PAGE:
The latter are the most exciting additions since they are some of the few possessions which Wallace managed to rescue from the smoke-filled cabin of his ship, before it burned and sank in the mid-Atlantic on his way back to England in 1852. All of the other sketches that he managed to save, apart from his fish drawings, are owned by the Linnean Society, so it's great that the Museum now has a few of its own. They were  loosely inserted into his personal first edition copy of his book Narrative of travels on the Amazon and Rio Negro and although I had noticed them there years ago, it was only recently that I realised that they were unknown to others, including the Museum's librarians!

 

One of them (WCP5102) was reproduced in his Amazon book as the illustration on plate 2 "Forms of Granite rocks". It is wonderful to be able to 'rediscover' treasures like these and make them available to Wallace scholars for the first time.

WCP5099_M5604_1.jpgWCP5099. Front reads: "First rocky point, in Rio Tocantins 50 miles above Bãiao.Sept 10", back reads: "Sketch no. 4. First rocky point in the Tocantins [River]"
WCP5100_M5605_1.jpgWCP5100. Back reads: "Sketch no. 5. Mr C's. Hous[e] in the Island of Mexicana"

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WCP5101. Front reads: "Sugar and Rice Mill.", back reads: "Sketch no. 6. S. Jozé on the Capim River"

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WCP5102. No caption front or back, but the published version in his book is labeled: "Forms of Granite rocks"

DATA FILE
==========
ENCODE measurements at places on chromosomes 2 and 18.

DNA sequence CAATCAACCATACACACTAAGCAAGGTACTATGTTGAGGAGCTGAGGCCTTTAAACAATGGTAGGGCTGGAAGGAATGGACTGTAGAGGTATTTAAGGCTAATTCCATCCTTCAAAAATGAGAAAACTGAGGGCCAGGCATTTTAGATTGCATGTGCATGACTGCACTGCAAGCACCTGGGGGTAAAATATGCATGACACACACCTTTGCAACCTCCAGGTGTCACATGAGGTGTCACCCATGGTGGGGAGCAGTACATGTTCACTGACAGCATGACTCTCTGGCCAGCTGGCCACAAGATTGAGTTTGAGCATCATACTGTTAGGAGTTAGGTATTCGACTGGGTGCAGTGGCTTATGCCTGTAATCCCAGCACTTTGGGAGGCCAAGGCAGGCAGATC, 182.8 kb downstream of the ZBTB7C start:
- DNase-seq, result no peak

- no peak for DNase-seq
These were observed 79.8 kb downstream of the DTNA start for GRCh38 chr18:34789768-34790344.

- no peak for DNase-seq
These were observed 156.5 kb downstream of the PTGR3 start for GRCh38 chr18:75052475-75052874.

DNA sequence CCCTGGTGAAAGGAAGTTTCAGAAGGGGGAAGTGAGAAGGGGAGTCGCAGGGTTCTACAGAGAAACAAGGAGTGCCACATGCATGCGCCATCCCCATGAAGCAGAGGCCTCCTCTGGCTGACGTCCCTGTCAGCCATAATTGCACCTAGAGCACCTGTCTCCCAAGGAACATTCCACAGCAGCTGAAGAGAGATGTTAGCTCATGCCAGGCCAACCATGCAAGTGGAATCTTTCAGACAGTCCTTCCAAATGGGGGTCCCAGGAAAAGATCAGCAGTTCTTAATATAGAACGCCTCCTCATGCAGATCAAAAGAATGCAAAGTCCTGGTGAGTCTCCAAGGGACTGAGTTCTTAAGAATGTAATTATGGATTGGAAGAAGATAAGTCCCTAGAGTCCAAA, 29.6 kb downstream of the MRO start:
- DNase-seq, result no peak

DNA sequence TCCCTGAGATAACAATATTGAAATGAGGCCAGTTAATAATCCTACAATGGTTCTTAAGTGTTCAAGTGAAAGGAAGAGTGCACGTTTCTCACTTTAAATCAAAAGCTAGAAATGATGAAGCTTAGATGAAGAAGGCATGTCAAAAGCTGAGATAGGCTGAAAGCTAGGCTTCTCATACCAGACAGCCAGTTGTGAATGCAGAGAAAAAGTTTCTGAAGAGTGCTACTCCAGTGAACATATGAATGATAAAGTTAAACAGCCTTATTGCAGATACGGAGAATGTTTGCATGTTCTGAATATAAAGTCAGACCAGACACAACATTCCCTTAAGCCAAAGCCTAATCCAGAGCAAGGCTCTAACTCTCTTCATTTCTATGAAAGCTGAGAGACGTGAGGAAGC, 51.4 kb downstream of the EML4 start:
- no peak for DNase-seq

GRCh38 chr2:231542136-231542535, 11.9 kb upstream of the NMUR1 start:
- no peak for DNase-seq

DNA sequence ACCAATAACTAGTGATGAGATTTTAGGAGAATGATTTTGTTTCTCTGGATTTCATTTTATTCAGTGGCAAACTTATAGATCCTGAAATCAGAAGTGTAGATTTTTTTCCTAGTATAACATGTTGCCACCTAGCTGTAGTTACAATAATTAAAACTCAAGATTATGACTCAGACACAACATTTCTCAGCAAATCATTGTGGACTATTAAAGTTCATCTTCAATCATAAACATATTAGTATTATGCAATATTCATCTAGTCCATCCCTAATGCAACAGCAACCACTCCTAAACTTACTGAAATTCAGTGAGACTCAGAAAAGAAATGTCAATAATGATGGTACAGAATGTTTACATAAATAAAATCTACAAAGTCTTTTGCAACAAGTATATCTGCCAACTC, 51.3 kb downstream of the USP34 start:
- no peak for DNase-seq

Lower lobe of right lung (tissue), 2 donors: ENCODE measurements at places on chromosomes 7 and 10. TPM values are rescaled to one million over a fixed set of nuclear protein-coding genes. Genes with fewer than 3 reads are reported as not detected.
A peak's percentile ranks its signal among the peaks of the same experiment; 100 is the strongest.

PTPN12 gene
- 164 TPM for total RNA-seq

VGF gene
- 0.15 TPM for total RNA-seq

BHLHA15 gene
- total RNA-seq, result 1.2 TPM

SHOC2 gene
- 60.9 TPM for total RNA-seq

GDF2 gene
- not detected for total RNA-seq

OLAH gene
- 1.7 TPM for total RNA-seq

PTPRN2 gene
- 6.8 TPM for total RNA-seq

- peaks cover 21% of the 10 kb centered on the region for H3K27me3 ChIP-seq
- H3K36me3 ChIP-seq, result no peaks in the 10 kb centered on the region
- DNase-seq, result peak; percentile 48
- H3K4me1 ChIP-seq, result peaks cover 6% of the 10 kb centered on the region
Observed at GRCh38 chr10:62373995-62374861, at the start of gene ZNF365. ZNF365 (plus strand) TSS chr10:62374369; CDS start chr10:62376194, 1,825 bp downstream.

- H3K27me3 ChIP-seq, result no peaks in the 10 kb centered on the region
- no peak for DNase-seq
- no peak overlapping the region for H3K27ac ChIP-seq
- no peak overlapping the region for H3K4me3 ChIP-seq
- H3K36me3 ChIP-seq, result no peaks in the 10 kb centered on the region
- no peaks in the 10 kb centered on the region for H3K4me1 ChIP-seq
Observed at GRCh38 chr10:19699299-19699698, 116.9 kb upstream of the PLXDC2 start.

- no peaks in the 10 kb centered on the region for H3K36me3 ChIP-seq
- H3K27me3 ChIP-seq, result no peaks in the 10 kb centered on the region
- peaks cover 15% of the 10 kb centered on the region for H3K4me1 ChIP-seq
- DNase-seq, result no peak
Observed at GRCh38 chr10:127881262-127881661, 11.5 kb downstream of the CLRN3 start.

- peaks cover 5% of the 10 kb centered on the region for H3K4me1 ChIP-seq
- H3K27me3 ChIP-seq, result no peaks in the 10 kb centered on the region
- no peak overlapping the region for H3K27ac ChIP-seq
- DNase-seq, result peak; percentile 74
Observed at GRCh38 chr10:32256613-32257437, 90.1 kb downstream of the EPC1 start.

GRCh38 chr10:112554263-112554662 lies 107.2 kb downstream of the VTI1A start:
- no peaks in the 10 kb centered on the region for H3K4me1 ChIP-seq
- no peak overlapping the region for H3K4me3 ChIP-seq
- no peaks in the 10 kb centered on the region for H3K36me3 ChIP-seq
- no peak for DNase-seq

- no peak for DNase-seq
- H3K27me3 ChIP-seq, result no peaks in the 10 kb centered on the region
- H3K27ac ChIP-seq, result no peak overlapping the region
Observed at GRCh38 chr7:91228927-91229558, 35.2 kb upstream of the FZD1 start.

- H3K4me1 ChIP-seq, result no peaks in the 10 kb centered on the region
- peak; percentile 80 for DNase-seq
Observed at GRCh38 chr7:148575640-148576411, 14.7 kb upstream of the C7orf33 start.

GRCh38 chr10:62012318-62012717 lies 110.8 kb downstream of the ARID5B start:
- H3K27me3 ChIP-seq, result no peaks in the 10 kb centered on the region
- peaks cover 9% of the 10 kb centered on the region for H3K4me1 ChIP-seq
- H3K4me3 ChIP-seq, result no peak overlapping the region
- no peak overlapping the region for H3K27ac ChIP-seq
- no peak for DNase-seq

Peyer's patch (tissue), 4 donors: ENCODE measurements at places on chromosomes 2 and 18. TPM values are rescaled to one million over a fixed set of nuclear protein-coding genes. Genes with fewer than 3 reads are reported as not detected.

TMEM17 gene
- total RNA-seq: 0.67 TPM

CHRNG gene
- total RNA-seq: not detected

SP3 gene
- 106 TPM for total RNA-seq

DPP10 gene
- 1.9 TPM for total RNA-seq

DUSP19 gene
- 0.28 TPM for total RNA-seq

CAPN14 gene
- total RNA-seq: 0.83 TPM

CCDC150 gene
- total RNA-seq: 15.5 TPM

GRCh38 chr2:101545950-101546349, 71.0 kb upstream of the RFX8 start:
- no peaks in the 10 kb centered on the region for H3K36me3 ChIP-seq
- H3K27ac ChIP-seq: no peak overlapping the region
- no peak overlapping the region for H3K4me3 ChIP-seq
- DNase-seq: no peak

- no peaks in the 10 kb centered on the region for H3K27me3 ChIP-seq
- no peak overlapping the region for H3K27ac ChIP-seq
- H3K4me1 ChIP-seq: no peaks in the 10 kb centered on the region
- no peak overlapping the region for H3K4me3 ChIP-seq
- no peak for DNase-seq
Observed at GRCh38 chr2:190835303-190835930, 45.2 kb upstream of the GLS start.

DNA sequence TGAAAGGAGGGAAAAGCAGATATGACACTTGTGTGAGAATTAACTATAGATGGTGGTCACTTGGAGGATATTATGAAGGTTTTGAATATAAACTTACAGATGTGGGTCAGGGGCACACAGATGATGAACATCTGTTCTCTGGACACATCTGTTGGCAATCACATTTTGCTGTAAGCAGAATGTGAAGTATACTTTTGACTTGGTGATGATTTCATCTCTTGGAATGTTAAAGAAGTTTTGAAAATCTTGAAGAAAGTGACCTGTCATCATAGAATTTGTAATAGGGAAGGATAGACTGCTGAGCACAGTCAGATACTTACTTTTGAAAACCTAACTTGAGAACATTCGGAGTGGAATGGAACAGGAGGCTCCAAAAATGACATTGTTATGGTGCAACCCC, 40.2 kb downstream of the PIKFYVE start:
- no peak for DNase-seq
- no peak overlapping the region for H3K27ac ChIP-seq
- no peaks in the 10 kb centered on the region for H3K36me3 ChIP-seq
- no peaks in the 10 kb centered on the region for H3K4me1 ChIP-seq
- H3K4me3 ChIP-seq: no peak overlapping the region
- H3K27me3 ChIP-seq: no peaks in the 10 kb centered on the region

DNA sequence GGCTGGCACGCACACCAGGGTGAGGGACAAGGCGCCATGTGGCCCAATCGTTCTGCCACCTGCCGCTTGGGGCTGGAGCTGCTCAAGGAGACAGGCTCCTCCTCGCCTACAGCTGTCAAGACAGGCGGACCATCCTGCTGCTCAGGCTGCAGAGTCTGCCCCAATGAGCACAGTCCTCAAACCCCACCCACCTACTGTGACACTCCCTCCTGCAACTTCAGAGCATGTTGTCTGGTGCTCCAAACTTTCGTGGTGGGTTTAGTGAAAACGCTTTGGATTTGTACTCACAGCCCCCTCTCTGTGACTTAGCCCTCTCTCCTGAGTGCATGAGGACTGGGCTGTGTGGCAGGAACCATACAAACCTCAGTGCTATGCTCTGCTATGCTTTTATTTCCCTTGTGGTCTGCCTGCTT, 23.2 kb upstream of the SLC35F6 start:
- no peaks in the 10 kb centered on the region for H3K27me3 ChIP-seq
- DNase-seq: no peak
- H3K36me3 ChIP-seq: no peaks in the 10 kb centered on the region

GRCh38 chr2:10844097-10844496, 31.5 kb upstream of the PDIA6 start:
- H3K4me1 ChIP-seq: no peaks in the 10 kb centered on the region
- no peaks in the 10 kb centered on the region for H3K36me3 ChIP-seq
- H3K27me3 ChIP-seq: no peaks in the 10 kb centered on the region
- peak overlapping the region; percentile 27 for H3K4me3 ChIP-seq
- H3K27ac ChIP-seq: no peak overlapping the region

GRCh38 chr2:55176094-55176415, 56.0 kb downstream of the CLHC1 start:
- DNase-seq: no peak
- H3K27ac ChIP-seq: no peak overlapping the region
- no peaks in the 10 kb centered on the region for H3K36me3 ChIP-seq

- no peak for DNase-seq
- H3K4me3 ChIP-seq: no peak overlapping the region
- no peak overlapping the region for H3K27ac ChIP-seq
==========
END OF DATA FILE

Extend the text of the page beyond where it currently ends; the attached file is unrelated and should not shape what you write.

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Sculptor Anthony Smith writes:

 

It has been rather tricky tracking down the exact designs of the boots, trousers and (particularly) the shirt that Wallace would have worn, but we have finally managed it thanks to various individuals at the V&A, the University of Auckland, the Northampton Museum, and some great detective work by George Beccaloni.

 

Using information gleaned from Wallace's own writings as well as the advice of various experts, we can now depict Wallace in his full, authentic clothing, and with all his proper collecting equipment (which I'm sure he would be very happy about!). The plaster stage of the sculpture has been completed and I am now working on the clay (see below).

Statue1.smaller.jpgStatue2.smaller.jpg

 

The general forms that make up the body are sculpted in plaster but are kept slightly small in order to leave space for the clay surface. The plaster is then varnished to prevent it from drawing too much moisture from the clay on top.

 

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Ankle-height, lace-up leather boots circa 1861, of the type Wallace probably wore in the Malay Archipelago

 

Read the earlier posts in this series:

 

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Be sure to watch this on BBC2 this Sunday at 20.00!

 

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See the BBC's Bill Bailey's Jungle Hero pages for more details, plus clips from the series and lots more!

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An article I recently wrote entitled Alfred Russel Wallace and Natural Selection: the Real Story has just been put onto the Bill Bailey's Jungle Hero page on the BBC website as a downloadable pdf file. If you think you know the story of how Wallace and Darwin came to publish the theory of natural selection together you might be in for a few surprises!